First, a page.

Analysis “We're rebooting, re-pivoting, re-transitioning the whole company around betting big on cloud services,” said Microsoft CFO Kevin Turner at the company’s 2010 Worldwide Partner Conference earlier this year.
Turner was talking about hosted services – based mainly on Exchange and SharePoint – along with the Azure application and storage platform. Customers for Microsoft’s BPOS (Business Productivity Online Suite) include Royal Mail, American Express, and the State of California.
A free academic version called Live@Edu is used by over 10,000 institutions worldwide. Next year, both BPOS and Live@edu will be replaced by a new suite called Office 365, currently in beta and set for release in 2011. Office 365 is based on the 2010 versions of Exchange, SharePoint and Lync (formerly Office Communications Server).
Microsoft’s cloud conversion is real, though it is not a pure cloud play. Office 365 includes licences for the Microsoft Office desktop software as well as hosted services. Even so, the impact on Microsoft’s partners will be considerable – and some are worried.
“I am concerned,” says Steve Rudd, head of business development at ITRM, a Microsoft Gold Partner with offices in Sidcup and London.
“I think it could have a big impact on a lot of Microsoft resellers. Support and maintenance would in theory be taken away.
"For larger environments, customers would generally have some sort of domain controller on site, so there would be an element of support, but for the smaller environments a lot of that is likely to be swallowed up by Microsoft.
“There is support that can be tagged onto the back of BPOS, there are additional service offerings, but they are very small compared to the profitability of installing a new server and maintaining the client environment,” said Rudd.
“We’ve sold BPOS to a few customers. Rather than looking to make money we’ll put the right solution in place, so there are customers where we implemented BPOS and it works well for them, but it isn’t as beneficial to us as a business.”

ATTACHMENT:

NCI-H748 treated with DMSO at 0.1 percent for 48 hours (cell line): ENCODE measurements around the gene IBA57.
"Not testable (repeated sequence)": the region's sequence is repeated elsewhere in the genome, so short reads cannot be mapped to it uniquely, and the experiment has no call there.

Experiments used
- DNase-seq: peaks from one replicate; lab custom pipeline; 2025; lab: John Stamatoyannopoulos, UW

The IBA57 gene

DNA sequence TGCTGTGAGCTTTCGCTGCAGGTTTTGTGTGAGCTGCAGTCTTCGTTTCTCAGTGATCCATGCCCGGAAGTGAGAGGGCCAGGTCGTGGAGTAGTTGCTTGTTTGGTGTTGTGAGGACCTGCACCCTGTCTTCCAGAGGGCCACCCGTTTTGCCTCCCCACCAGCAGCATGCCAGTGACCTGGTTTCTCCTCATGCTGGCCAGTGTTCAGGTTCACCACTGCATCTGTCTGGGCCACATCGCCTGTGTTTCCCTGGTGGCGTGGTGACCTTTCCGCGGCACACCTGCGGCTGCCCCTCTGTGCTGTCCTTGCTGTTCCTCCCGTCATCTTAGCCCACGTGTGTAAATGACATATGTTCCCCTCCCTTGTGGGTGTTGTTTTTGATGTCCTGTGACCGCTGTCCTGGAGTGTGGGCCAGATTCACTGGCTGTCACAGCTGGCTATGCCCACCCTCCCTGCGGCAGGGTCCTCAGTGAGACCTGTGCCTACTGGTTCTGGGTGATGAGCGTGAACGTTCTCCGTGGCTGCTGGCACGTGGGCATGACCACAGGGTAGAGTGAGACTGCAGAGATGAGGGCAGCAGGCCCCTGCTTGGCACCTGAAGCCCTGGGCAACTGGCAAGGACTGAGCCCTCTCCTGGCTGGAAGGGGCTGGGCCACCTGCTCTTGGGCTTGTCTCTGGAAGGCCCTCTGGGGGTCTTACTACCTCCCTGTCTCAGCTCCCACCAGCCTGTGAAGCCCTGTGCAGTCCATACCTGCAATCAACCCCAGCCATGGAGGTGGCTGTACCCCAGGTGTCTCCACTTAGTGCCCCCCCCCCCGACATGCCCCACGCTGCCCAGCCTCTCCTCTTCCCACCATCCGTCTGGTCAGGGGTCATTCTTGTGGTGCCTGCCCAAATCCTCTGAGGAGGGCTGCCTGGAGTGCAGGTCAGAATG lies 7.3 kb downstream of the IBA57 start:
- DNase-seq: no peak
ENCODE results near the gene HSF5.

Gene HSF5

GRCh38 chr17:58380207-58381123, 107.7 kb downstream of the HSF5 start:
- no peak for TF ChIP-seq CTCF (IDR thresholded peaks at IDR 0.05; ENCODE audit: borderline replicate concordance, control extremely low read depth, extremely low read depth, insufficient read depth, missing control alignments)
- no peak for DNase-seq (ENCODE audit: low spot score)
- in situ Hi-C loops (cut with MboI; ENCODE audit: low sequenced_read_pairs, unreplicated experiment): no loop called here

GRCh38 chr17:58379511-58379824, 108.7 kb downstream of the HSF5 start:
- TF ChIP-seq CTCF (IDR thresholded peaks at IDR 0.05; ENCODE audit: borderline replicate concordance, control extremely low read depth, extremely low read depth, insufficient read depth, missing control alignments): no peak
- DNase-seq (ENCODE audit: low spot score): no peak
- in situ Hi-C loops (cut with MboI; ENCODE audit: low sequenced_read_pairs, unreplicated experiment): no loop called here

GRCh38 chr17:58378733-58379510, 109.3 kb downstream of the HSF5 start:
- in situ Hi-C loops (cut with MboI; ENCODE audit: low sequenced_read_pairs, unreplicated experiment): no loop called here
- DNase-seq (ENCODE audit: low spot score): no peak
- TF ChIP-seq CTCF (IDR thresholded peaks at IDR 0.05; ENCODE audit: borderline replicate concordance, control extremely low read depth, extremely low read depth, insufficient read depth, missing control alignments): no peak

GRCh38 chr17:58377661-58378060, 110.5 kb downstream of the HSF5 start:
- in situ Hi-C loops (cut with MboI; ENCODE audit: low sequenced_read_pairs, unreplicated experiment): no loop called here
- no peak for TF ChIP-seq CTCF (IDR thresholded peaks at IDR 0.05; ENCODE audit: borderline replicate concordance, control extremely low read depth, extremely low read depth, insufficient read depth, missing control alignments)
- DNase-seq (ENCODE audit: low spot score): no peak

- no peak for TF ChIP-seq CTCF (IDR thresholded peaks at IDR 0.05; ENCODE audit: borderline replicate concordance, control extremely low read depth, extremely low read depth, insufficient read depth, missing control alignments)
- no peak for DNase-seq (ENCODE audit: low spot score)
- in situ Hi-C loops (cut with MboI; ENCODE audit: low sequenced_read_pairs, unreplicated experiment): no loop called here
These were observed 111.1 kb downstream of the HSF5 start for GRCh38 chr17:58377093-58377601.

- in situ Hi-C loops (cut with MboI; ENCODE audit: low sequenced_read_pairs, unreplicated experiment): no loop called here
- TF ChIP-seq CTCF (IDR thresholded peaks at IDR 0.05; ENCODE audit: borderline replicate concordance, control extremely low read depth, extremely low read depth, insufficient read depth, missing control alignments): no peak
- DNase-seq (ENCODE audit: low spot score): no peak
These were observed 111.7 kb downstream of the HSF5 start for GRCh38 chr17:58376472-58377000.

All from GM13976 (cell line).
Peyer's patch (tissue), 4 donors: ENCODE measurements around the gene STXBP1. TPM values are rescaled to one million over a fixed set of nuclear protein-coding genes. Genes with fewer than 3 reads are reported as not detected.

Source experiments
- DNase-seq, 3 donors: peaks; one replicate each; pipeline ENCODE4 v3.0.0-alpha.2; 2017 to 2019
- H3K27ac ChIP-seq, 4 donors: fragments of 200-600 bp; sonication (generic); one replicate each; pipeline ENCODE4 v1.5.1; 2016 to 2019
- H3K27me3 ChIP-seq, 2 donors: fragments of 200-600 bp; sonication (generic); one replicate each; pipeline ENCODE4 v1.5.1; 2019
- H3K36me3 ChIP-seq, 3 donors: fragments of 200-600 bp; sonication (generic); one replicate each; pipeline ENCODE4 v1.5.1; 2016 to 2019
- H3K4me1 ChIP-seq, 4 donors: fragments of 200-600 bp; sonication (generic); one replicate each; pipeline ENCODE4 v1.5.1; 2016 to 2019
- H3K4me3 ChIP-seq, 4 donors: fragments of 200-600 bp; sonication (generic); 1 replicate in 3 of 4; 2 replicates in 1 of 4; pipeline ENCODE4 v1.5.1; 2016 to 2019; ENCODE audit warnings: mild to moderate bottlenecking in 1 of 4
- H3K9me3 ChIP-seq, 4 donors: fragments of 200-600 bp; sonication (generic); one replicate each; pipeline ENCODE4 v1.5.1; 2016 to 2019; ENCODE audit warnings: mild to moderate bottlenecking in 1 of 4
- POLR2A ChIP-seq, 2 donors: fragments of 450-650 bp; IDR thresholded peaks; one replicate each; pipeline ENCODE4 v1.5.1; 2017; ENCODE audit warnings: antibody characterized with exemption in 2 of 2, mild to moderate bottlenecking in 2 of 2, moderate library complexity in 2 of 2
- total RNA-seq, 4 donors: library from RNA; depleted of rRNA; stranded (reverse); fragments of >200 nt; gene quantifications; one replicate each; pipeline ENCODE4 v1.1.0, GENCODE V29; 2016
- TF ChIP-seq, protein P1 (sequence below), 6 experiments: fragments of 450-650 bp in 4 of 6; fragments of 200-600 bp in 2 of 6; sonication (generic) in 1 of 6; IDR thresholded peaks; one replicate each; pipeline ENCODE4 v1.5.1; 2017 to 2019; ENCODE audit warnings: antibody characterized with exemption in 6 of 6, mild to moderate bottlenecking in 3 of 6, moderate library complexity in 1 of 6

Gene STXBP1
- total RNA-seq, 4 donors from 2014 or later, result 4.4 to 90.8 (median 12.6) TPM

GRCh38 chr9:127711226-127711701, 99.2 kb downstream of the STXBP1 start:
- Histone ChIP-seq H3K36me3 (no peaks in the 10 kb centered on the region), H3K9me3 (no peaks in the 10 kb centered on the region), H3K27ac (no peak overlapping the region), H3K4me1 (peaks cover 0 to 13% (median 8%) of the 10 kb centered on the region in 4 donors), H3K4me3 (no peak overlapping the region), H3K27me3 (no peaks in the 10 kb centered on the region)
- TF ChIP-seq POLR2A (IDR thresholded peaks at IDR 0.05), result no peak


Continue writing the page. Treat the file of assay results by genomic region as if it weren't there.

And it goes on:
Microsoft does offer partners a commission from its online subscriptions, currently 12 per cent in the first year and 6 per cent thereafter, but Rudd does not expect it to make up for lost business, particularly after Microsoft cut BPOS prices in November 2009. “It doesn’t come anywhere near. Customers pay around £3.65 for an Exchange user; any commission from £3.65 isn’t going to be a huge amount of money.”
Matthew Knibbs, sales manager at ADM Computing, a Gold Partner in Canterbury, says that selling Microsoft’s cloud services is not worth it – for ADM or their customers. “It is slim pickings for us, and there’s never going to be a repeat sale. We’ve got a few clients that have hosted Exchange, but with our own hosted system. It’s probably quite profitable from Microsoft’s angle, but most smaller businesses around the 10-25 user mark are quite happy with Small Business Server, so they are not heavily reliant on the internet connection to run their business."
In response, Microsoft’s Director of Strategy and Programmes, Clare Barclay, says the commission fees are only the start. “That is not really where the partners will make the majority of their money," she says.
"They’ll be looking at migration and integration services, business consultancy, and ongoing managed services. The partners I’ve spoken to are not seeing a reduction in their existing services business from those customers. They are building long-term future and longevity into their customer relationships.”
What about the lack of repeat business? “I’ve heard that from partners as well,” says Barclay. “Those tend to be the partners that are afraid of what the new business models look like for them. The job that we need to do is help show them where they’re going to make their money in the future. The ones that are doing it well are not seeing a reduction in their ongoing services business.”